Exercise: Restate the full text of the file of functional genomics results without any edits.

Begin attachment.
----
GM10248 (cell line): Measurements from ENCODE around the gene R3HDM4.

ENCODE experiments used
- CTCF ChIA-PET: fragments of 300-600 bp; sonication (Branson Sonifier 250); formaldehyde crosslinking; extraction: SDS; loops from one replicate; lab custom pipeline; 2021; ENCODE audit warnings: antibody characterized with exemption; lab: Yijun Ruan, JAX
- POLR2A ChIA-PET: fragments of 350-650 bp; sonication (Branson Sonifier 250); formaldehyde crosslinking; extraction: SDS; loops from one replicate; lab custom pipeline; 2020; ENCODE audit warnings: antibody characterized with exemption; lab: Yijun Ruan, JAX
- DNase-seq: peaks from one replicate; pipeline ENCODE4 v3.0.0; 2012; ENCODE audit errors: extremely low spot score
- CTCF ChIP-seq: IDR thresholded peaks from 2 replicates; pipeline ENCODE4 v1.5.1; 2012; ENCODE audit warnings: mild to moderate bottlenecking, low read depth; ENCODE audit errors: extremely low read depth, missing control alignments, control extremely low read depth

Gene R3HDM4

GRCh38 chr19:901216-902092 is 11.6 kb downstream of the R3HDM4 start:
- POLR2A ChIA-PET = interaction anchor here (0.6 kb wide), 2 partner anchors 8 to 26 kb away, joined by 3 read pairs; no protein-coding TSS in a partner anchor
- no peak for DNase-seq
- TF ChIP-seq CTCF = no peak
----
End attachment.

GM10248 (cell line): Measurements from ENCODE around the gene R3HDM4.

ENCODE experiments used
- CTCF ChIA-PET: fragments of 300-600 bp; sonication (Branson Sonifier 250); formaldehyde crosslinking; extraction: SDS; loops from one replicate; lab custom pipeline; 2021; ENCODE audit warnings: antibody characterized with exemption; lab: Yijun Ruan, JAX
- POLR2A ChIA-PET: fragments of 350-650 bp; sonication (Branson Sonifier 250); formaldehyde crosslinking; extraction: SDS; loops from one replicate; lab custom pipeline; 2020; ENCODE audit warnings: antibody characterized with exemption; lab: Yijun Ruan, JAX
- DNase-seq: peaks from one replicate; pipeline ENCODE4 v3.0.0; 2012; ENCODE audit errors: extremely low spot score
- CTCF ChIP-seq: IDR thresholded peaks from 2 replicates; pipeline ENCODE4 v1.5.1; 2012; ENCODE audit warnings: mild to moderate bottlenecking, low read depth; ENCODE audit errors: extremely low read depth, missing control alignments, control extremely low read depth

Gene R3HDM4

GRCh38 chr19:901216-902092 is 11.6 kb downstream of the R3HDM4 start:
- POLR2A ChIA-PET = interaction anchor here (0.6 kb wide), 2 partner anchors 8 to 26 kb away, joined by 3 read pairs; no protein-coding TSS in a partner anchor
- no peak for DNase-seq
- TF ChIP-seq CTCF = no peak